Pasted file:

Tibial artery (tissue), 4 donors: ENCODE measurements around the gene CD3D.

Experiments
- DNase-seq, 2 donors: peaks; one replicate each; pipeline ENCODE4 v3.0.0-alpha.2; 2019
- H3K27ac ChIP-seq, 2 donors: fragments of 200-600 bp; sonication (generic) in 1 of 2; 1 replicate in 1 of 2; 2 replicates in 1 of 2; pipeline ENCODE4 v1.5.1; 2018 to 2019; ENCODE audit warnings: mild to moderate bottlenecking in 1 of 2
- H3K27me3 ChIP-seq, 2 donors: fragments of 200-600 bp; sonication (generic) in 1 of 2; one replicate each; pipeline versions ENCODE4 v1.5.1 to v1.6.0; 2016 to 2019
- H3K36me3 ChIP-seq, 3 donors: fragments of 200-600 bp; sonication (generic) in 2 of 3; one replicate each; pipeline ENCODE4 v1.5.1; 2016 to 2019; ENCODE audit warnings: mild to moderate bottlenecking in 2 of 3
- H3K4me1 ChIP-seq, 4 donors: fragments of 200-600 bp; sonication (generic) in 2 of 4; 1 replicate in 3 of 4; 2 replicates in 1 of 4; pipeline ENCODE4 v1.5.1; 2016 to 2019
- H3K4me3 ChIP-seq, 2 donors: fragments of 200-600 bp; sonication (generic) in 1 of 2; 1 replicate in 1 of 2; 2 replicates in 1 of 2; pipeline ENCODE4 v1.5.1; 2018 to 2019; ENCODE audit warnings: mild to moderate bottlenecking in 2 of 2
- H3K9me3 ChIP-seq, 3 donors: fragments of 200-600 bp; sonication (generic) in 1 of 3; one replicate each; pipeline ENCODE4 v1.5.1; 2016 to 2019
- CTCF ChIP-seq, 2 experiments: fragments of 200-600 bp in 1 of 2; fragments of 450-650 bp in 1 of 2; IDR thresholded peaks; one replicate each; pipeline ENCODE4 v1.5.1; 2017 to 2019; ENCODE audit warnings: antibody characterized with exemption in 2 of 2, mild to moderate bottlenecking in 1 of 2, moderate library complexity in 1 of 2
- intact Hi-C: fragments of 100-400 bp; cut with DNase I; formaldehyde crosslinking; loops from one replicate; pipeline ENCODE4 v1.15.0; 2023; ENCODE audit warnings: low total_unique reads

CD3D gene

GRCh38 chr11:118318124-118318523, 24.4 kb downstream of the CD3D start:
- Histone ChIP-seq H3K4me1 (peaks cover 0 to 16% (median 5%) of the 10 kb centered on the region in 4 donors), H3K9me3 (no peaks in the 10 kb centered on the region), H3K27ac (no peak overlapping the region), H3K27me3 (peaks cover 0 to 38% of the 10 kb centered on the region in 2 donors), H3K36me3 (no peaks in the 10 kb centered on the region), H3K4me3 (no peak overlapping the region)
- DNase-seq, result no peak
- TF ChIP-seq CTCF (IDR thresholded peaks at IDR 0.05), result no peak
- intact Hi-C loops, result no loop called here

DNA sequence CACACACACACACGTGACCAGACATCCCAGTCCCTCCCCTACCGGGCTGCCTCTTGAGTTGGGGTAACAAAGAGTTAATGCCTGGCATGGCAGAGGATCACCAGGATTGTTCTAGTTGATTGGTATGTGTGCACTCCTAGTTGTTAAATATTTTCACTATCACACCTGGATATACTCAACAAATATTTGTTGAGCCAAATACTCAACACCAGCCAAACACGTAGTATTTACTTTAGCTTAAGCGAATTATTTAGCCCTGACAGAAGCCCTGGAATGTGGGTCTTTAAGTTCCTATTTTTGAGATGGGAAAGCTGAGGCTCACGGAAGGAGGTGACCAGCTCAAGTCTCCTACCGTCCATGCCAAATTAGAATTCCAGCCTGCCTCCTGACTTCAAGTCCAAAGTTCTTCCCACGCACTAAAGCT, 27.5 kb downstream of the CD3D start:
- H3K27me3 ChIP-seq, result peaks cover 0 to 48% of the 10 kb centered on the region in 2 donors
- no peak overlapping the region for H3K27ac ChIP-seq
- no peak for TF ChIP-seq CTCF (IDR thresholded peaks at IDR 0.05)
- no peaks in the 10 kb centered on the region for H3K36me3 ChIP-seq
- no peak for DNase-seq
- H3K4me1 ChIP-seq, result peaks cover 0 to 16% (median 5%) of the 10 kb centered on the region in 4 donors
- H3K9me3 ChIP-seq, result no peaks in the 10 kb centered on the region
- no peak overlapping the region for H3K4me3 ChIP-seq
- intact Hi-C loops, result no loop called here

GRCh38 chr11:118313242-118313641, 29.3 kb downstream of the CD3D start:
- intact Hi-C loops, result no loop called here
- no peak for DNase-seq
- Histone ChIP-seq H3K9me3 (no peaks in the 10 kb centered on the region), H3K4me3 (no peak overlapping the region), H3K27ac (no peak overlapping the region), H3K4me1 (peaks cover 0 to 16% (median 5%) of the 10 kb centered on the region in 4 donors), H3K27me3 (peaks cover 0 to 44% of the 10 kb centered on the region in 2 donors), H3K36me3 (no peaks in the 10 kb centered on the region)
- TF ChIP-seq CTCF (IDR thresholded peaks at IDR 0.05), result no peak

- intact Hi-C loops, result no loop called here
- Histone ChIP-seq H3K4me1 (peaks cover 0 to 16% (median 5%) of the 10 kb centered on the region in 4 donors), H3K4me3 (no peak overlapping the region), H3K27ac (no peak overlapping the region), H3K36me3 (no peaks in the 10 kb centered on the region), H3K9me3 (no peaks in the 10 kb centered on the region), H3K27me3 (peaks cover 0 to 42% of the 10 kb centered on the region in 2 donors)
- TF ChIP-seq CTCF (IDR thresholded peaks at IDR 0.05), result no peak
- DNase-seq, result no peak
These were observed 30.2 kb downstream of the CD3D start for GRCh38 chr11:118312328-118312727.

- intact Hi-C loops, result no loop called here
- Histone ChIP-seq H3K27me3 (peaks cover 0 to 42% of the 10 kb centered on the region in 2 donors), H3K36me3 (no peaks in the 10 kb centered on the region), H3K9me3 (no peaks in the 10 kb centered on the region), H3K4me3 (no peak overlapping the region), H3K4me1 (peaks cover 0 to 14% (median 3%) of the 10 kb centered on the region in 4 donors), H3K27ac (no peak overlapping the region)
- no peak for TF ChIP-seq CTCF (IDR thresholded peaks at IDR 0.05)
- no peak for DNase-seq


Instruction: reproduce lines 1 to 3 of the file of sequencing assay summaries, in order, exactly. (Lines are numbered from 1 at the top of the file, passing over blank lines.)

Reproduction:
Tibial artery (tissue), 4 donors: ENCODE measurements around the gene CD3D.

Experiments
- DNase-seq, 2 donors: peaks; one replicate each; pipeline ENCODE4 v3.0.0-alpha.2; 2019